Tuesday, October 2, 2012

News design in the age of tablet

It was 2005 and I was headed to a new job as a professor in the U.S. I was asked to teach infographics and visualization —areas that I considered safe zones for obvious reasons—, but also graphic design and publication design, which made me feel uncomfortable, as I had never had formal training on typography, layout, and composition. I gathered as many books as I could. Among them, Pure Design, by Mario Garcia. I still own my copy. It's filled with multi-colored sticky notes.

Mario has just released iPad Design Lab: Storytelling in the Age of the Tablet, an enhanced e-book available so far just through the iTunes store (it'll be on epub and other formats soon, apparently). My first impression after reading it is that Mario's unapologetic commitment to storytelling and pure journalism is as strong as it used to be. Mario is not (just) a designer; he is a true visual journalist, and that shows. The message of this e-book is as simple as it is neglected by so many managers, journalists, and artists: Focus on structure, content, simplicity, usability, and service; don't forget about beauty, novelty, and surprise, but don't think that those are limited to cheap bells-and-whistles. Sounds familiar? Of course is does. Is it a no-brainer? Hardly.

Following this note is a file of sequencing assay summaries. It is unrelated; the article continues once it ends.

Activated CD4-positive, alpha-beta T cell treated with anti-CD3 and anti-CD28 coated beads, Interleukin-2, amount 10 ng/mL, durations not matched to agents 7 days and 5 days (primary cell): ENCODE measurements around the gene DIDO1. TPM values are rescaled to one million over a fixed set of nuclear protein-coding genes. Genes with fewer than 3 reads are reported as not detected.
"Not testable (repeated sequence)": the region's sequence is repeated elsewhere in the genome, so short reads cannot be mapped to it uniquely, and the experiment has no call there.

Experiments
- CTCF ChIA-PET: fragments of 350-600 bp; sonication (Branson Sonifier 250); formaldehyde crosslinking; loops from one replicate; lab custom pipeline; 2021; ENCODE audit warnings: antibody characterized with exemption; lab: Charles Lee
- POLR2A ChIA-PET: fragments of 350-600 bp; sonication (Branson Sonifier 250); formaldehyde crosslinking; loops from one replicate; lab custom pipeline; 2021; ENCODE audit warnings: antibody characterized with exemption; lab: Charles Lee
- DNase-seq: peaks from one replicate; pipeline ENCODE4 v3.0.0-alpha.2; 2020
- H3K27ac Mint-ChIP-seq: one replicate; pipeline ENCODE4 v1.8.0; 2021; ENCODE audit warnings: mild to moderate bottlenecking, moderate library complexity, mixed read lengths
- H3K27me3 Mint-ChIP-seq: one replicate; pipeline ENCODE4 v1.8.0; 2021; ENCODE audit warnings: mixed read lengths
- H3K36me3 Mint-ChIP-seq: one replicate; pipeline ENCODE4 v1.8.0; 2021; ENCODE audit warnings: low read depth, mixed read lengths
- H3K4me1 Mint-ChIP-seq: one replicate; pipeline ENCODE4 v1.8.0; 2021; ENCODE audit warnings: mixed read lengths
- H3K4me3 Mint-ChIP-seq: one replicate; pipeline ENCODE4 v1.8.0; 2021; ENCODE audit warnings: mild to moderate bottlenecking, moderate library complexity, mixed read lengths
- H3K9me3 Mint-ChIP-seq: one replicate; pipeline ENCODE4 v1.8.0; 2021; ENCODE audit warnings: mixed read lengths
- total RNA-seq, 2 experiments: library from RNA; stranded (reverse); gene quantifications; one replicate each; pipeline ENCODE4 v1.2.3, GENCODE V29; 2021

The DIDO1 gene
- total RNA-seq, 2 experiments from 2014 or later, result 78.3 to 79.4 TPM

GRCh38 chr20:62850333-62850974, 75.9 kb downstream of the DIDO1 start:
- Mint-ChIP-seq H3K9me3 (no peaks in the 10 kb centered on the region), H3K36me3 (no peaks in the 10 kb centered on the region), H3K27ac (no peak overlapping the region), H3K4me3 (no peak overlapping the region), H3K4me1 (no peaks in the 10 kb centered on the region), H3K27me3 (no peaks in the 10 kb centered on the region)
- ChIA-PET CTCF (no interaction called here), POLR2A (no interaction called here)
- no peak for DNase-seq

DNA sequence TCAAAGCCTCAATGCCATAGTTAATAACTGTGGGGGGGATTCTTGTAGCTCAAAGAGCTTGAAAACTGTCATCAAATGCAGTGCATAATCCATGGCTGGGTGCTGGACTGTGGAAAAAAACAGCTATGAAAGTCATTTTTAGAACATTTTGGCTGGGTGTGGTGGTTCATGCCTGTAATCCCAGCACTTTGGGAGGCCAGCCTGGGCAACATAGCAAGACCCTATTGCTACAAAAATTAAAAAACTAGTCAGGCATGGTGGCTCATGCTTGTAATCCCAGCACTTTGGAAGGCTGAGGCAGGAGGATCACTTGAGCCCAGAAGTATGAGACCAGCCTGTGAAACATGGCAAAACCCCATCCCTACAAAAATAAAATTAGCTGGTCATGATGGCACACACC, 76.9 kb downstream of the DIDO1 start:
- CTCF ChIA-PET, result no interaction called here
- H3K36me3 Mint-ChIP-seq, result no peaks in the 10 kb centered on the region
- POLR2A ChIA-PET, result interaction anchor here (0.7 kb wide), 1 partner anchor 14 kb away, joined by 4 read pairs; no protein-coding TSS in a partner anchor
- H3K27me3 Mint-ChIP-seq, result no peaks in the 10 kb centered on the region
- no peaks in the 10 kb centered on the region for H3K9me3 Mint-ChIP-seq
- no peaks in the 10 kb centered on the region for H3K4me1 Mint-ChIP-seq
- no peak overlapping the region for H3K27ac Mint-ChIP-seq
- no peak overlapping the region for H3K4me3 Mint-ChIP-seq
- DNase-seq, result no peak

My favorite quote:

“The education of a journalist today must include a clear understanding of storytelling in motion across platforms and genres, from the simple alert that answers the four Ws (mobile), to the short explanatory but compact story that advances further information (online), to the narrative that analyzes and the more personal, first-person narrator that offers a writer’s view (print and tablet editions). It is not just about multiple platforms. It is also about multiple genres, and all may be part of a journalist’s workday.”